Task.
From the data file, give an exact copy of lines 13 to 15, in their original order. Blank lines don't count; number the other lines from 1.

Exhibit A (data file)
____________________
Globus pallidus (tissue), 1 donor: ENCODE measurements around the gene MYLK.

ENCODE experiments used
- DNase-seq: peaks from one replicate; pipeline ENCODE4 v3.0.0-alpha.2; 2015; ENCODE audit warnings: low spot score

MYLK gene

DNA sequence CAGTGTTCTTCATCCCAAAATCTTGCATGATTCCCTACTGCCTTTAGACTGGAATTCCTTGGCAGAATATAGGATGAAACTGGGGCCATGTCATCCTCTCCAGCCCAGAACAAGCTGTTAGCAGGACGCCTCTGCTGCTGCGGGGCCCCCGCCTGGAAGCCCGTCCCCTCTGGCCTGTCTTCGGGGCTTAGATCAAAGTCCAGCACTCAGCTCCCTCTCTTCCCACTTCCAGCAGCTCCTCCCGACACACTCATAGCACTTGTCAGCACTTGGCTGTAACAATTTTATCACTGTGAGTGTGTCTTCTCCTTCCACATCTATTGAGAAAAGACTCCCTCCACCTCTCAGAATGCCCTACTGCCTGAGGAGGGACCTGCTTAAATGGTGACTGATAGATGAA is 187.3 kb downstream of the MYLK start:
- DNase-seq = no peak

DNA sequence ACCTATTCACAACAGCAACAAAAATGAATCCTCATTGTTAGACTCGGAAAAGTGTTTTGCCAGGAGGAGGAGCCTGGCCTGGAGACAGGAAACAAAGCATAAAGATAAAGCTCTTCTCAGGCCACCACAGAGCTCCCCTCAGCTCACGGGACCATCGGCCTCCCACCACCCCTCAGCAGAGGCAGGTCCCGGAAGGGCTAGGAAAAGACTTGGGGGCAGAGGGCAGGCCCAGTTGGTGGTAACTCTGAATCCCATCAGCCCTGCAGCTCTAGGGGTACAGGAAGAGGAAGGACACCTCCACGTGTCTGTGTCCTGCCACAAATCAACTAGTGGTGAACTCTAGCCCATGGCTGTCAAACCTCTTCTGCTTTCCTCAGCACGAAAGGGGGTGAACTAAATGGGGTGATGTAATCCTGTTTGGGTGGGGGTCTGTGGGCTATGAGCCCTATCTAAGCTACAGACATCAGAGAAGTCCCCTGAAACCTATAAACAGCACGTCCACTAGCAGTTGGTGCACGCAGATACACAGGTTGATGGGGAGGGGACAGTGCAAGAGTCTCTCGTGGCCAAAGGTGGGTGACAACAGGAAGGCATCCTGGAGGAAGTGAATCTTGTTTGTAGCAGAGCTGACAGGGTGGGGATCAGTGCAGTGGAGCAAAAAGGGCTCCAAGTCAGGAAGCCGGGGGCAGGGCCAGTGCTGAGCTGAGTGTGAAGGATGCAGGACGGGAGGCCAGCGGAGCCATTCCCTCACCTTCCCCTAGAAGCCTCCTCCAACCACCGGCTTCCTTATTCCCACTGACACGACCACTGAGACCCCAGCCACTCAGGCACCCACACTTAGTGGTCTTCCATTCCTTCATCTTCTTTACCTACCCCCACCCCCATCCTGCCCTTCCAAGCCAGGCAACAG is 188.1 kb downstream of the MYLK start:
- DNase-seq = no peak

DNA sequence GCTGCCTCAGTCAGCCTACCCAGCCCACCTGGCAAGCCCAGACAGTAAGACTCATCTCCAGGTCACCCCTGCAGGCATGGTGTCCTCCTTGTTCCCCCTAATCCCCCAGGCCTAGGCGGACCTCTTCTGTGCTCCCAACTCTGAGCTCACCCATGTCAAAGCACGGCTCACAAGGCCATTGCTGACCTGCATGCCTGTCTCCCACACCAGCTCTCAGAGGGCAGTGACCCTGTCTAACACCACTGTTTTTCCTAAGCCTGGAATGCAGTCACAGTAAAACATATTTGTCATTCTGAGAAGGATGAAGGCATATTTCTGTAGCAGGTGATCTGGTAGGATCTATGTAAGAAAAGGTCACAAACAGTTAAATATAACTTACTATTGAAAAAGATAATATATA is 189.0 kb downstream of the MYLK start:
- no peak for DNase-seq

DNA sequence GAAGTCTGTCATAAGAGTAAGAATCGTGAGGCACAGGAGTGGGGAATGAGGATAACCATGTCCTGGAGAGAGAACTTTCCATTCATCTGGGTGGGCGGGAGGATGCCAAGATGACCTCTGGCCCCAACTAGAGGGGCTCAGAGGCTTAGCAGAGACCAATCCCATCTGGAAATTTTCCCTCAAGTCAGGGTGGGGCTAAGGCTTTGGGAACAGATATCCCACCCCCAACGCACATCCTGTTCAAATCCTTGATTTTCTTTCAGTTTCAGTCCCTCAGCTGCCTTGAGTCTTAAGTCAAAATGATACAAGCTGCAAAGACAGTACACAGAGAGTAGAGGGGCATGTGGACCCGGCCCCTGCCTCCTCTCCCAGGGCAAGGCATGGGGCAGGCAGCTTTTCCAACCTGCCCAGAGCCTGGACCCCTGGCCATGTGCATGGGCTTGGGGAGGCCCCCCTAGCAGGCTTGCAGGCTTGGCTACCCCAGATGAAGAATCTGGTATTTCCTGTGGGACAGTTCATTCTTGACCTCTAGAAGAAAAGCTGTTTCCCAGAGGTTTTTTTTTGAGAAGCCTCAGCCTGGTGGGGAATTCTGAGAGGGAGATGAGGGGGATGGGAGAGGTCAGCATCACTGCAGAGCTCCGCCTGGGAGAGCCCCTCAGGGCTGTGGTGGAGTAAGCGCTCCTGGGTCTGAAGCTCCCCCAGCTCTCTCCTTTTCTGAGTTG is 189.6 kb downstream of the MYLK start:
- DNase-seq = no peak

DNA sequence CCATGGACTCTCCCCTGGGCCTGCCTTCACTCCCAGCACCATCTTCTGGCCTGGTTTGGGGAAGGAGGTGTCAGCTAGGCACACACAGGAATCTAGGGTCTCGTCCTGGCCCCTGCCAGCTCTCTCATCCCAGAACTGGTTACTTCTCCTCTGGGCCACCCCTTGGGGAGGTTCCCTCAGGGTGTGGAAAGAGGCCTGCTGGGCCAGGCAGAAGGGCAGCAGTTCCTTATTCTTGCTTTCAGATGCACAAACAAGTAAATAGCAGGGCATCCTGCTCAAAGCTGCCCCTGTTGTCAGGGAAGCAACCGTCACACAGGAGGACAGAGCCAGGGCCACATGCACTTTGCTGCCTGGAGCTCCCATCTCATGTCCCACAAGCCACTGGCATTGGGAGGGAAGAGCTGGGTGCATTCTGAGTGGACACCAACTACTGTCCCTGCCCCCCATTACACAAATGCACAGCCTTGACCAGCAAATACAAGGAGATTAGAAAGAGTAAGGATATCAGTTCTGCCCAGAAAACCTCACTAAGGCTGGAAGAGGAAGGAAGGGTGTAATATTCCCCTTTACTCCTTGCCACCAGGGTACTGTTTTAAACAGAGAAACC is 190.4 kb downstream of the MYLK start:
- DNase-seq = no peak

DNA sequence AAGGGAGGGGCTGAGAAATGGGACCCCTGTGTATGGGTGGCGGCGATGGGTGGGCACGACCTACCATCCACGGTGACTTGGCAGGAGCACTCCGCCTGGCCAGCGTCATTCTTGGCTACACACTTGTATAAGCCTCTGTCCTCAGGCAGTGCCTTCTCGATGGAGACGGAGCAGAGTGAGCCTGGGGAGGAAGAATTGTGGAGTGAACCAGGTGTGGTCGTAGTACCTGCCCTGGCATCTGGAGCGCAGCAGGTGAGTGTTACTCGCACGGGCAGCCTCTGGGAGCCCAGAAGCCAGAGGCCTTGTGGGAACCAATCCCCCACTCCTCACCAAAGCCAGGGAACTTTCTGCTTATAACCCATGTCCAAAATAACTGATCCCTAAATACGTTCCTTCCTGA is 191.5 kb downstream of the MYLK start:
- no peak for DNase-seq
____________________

DNA sequence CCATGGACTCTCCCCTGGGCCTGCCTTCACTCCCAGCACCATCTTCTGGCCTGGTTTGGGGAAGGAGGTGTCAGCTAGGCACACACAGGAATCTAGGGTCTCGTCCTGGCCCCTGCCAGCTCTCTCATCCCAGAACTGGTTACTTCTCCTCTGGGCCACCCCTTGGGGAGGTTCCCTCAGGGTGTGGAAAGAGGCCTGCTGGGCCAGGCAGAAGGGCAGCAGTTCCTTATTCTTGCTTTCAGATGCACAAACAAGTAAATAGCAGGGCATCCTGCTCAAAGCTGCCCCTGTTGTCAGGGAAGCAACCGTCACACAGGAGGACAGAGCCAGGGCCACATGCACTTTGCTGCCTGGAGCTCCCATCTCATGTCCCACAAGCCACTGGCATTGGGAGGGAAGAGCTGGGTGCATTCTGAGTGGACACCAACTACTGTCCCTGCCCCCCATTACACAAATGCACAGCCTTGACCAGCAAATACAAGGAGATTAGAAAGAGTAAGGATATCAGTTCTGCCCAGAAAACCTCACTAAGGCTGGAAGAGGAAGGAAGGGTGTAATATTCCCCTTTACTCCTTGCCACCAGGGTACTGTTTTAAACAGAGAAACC is 190.4 kb downstream of the MYLK start:
- DNase-seq = no peak

DNA sequence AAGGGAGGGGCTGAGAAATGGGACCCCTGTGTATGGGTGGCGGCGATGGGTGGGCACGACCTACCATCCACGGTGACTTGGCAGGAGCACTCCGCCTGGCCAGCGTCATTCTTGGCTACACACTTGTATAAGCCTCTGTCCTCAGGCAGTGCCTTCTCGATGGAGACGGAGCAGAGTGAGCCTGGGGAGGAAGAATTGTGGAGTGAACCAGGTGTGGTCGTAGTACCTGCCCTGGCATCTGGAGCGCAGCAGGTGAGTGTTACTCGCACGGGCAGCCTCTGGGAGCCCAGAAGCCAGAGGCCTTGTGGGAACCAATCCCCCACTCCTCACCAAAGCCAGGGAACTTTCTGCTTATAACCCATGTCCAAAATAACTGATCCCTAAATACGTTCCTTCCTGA is 191.5 kb downstream of the MYLK start: